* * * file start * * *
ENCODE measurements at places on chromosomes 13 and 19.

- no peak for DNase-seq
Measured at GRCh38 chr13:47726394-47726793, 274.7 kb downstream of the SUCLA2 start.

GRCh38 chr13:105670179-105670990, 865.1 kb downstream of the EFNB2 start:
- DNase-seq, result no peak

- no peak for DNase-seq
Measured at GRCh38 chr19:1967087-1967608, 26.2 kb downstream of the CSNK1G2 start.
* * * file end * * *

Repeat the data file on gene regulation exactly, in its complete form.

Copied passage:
ENCODE measurements at places on chromosomes 13 and 19.

- no peak for DNase-seq
Measured at GRCh38 chr13:47726394-47726793, 274.7 kb downstream of the SUCLA2 start.

GRCh38 chr13:105670179-105670990, 865.1 kb downstream of the EFNB2 start:
- DNase-seq, result no peak

- no peak for DNase-seq
Measured at GRCh38 chr19:1967087-1967608, 26.2 kb downstream of the CSNK1G2 start.